Removals to Spain - Murcia


Murcia is the 7th largest city in Spain and lies in the south west of the country, about 25km from the Mediterranean Sea. Murcia is also the name of the surrounding province, of which the city is the capital. The area has become popular with British settlers due to its proximity to the resorts of Alicante and Benidorm which lie 50-70km to the north and, of course, the island of Ibiza which is just to the east. The Moving Partnership Limited undertake frequent removals to Spain, delivering to all cities and regions, including Murcia.  

Moving to Murcia has proven to be increasingly popular with British people who not only want to live within easy reach of the coast, but also want the benefits of living in a good sized city with all the culture and amenities on offer there. 

The city of Murcia has a population of around half a million, with an additional 700,000 or more residing in the adjoining suburbs. It has a typically warm Mediterranean climate with hot summers, mild winters and very little rainfall.

A Short History of the City of Murcia

The city was founded in the 9th century AD by the emir of Cordoba, who saw the potential for agriculture due to the presence of the River Segura. Although the region is semi-arid, the Segura valley creates a fertile area, which was enhanced with the building of irrigation channels, enabling the abundance of fruit and other agricultural production which persists to the present day.

Over the next few centuries the city was ruled by a variety of different leaders and continued to grow, becoming increasingly prosperous. As well as agriculture, the city became famous for ceramics, silk and paper-making – and even established its own currency.

From the 14th century, the city's fortunes waned significantly, due to a shift from the Mediterranean trade to the Atlantic after the discovery of the New World. However, it underwent some prosperous periods, most notably a boom in the silk trade in the 18th century, which helped to build many of the currently visible landmarks.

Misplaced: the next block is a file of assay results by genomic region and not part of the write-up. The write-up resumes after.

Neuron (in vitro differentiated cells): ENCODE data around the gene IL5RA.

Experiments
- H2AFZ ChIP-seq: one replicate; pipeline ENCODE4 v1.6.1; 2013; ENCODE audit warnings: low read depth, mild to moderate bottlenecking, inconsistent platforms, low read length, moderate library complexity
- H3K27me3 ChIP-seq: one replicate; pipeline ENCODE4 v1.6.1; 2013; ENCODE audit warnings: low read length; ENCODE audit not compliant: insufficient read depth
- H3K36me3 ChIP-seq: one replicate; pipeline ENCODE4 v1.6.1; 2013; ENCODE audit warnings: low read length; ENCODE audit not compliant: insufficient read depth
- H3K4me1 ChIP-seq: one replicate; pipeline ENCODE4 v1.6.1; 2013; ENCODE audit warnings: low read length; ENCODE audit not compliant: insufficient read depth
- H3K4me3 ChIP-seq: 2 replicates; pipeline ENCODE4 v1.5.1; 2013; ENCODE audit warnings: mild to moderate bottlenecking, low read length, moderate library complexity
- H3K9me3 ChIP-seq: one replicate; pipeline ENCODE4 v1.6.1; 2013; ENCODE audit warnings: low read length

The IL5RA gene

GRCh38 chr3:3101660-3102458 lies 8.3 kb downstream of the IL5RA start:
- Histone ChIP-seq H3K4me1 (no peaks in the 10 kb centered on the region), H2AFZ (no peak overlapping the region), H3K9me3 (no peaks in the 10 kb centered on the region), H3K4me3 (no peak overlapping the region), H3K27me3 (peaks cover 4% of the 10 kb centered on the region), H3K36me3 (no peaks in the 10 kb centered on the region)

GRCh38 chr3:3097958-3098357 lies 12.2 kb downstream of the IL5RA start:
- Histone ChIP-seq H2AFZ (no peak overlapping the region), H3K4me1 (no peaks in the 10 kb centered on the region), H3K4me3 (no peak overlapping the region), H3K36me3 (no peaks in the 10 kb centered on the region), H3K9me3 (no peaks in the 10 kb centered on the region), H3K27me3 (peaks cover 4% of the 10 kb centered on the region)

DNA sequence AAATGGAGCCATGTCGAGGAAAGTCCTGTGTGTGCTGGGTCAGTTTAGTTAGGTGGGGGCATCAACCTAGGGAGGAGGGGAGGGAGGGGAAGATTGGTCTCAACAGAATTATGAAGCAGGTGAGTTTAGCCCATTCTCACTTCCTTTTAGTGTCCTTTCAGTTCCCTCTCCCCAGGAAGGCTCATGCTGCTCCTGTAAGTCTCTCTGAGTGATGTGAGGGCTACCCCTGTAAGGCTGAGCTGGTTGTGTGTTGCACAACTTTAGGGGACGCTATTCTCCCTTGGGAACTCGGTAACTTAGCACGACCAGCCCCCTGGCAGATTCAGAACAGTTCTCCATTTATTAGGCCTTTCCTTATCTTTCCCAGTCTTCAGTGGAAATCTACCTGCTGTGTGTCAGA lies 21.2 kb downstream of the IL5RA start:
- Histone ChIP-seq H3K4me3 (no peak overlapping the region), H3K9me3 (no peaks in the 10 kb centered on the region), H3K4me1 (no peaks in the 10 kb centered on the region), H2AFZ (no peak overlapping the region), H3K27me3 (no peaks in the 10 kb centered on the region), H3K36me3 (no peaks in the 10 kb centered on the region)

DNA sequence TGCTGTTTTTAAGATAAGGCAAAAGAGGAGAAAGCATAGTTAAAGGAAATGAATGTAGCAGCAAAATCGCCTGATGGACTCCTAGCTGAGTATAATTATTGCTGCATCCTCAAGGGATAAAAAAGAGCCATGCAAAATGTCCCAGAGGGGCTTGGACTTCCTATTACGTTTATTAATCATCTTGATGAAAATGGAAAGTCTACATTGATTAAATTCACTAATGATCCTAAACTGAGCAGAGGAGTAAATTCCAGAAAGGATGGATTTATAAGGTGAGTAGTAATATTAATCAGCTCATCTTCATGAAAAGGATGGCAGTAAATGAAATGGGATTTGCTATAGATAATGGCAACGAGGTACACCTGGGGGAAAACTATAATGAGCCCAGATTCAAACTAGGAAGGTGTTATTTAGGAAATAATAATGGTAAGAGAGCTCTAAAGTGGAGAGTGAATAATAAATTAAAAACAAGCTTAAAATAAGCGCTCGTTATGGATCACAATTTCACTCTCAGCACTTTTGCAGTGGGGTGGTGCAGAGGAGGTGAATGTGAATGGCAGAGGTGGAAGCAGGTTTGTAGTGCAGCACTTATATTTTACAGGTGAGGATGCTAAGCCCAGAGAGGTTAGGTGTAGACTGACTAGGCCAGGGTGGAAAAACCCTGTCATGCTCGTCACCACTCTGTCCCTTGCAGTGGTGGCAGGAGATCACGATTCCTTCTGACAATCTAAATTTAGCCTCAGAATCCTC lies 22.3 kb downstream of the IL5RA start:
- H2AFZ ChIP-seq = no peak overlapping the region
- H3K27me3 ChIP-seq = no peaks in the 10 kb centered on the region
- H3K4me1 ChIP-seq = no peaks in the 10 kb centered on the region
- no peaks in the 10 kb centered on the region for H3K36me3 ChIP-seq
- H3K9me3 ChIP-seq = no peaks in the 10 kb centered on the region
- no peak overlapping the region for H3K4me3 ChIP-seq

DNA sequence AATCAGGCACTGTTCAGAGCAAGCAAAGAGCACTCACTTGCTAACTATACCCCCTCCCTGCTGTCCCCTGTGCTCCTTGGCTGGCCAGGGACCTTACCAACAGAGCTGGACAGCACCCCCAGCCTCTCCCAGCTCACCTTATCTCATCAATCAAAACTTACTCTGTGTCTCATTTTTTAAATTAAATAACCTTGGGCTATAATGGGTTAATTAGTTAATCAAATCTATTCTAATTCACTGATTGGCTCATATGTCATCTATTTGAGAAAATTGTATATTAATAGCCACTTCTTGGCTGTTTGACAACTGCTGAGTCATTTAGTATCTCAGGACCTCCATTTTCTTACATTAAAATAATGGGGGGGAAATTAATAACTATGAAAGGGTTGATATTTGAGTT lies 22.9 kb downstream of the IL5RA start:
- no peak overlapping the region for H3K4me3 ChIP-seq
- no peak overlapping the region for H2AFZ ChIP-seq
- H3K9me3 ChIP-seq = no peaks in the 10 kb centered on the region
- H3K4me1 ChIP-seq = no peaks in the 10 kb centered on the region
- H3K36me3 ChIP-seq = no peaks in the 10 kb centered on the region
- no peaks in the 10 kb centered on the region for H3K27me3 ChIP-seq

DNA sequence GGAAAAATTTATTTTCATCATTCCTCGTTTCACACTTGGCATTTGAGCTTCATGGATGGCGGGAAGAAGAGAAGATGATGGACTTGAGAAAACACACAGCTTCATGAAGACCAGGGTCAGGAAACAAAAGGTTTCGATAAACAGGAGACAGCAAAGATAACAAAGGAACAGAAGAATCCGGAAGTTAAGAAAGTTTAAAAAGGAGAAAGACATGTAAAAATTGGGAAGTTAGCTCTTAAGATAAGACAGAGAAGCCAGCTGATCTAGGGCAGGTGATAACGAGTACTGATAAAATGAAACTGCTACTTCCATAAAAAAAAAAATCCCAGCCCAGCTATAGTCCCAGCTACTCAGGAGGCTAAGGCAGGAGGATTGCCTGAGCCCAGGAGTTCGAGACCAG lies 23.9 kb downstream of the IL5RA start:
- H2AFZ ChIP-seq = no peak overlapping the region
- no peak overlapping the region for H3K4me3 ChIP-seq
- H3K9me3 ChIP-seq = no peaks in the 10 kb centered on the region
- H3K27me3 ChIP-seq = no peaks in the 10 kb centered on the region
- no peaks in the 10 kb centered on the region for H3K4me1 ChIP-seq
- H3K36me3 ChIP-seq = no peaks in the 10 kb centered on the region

The River Segura has been both a blessing and a curse to the city at different times, being the source of its agricultural wealth and also the source of several flooding disasters in the 17th, 19th and 20th centuries.

Transport in Murcia

Murcia is well set up for international travel, with its own airport (Murcia–San Javier) 17 miles south of the city. There are frequent flights throughout the year to London Gatwick or Bristol, and to additional UK destinations during the summer season, making it easy to stay in touch with relatives back in the UK. In addition, there is Alicante airport to the north, which has flights to a wider range of UK destinations including Glasgow, Manchester and Luton.

There are regular bus services around the city, and out to other major destinations such as Alicante, Malaga and Madrid, all connected by major roads. The main railway station is named Murcia del Carmen, and lies to the south of the city, within walking distance of the city centre. There are trains connecting Murcia to Alicante and further points up the east coast, to Madrid to the north-west, and to Malaga to the south-west.